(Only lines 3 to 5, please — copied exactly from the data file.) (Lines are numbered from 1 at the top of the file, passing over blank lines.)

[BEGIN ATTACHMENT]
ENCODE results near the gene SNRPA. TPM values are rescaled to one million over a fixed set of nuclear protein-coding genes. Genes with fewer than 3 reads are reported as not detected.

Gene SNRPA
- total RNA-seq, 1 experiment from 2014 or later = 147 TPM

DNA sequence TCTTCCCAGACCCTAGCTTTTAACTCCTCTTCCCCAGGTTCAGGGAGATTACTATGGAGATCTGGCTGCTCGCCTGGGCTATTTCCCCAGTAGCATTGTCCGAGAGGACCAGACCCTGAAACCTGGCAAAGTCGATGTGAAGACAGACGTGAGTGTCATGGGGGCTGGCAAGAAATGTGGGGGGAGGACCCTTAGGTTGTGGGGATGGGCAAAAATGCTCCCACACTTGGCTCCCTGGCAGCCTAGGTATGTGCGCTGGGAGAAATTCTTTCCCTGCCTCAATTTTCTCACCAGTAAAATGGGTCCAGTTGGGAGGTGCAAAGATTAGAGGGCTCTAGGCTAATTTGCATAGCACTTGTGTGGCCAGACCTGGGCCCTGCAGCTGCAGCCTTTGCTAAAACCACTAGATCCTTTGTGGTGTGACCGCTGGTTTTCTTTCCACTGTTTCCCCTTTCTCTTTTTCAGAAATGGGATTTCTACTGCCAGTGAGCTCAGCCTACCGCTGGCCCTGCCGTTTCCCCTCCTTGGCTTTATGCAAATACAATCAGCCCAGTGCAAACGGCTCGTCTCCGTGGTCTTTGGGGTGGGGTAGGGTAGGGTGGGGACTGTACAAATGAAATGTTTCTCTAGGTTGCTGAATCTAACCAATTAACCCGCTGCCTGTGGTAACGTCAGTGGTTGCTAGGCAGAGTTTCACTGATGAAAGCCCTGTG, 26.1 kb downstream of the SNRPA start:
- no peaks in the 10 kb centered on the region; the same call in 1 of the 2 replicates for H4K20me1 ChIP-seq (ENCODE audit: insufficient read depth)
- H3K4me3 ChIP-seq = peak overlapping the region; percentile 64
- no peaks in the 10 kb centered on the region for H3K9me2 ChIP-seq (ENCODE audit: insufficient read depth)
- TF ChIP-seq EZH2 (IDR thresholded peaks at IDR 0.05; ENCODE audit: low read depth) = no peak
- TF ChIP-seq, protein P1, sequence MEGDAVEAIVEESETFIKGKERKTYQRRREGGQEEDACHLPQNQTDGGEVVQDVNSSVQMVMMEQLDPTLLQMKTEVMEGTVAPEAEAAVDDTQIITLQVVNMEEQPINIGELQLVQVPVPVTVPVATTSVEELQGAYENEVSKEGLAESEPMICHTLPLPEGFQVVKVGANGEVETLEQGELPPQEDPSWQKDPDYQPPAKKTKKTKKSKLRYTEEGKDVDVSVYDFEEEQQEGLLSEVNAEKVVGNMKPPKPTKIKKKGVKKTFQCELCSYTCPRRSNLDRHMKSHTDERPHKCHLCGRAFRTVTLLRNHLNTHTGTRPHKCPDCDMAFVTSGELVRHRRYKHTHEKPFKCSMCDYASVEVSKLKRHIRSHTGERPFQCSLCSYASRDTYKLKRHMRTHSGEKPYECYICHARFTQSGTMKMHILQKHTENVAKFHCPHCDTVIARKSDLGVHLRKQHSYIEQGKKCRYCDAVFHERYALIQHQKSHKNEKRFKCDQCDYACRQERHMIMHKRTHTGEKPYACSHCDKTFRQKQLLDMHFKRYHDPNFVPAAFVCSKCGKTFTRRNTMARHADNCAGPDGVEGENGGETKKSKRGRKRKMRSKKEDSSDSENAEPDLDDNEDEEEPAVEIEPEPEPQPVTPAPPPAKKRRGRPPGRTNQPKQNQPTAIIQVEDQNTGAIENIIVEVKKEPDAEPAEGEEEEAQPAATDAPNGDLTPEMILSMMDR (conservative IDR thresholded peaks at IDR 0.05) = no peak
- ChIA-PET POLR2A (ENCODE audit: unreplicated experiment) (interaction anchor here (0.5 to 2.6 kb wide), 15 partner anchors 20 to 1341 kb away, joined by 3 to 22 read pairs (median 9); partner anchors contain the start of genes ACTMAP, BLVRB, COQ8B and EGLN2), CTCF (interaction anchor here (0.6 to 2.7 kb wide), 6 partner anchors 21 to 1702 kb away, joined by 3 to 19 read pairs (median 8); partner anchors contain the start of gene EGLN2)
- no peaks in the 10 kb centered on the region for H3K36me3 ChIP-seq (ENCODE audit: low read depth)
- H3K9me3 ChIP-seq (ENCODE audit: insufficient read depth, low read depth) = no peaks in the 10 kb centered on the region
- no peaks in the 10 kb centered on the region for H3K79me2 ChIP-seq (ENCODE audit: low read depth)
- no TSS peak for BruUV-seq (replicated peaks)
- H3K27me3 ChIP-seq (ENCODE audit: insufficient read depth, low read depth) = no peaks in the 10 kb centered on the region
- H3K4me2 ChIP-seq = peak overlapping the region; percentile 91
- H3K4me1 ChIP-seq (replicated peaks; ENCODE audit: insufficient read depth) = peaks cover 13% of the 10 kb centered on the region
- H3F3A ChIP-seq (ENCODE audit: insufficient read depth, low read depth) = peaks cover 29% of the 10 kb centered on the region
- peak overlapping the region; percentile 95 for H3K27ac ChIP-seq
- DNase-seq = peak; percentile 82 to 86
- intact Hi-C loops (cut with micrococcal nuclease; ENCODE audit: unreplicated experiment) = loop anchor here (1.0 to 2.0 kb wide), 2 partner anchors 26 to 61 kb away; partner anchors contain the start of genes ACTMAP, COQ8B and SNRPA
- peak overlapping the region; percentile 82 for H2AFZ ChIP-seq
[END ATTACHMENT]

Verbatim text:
- total RNA-seq, 1 experiment from 2014 or later = 147 TPM

DNA sequence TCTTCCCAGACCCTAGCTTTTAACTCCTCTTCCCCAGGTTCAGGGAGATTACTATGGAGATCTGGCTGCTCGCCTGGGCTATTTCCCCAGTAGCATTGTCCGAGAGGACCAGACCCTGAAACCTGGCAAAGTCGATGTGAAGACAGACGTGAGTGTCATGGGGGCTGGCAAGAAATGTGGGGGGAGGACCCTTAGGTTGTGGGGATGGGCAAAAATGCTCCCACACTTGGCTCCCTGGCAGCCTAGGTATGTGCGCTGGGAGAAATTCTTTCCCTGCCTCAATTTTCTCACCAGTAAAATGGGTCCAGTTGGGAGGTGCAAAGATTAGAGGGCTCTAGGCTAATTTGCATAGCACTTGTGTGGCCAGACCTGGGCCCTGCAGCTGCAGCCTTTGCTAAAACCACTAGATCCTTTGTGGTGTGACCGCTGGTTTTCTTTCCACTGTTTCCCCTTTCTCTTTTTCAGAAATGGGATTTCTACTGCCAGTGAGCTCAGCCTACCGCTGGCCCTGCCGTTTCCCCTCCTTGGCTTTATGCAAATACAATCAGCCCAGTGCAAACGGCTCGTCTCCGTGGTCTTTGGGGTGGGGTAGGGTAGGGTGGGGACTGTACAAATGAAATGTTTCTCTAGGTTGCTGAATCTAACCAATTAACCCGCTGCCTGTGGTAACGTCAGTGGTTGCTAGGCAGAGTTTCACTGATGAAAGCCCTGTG, 26.1 kb downstream of the SNRPA start:
- no peaks in the 10 kb centered on the region; the same call in 1 of the 2 replicates for H4K20me1 ChIP-seq (ENCODE audit: insufficient read depth)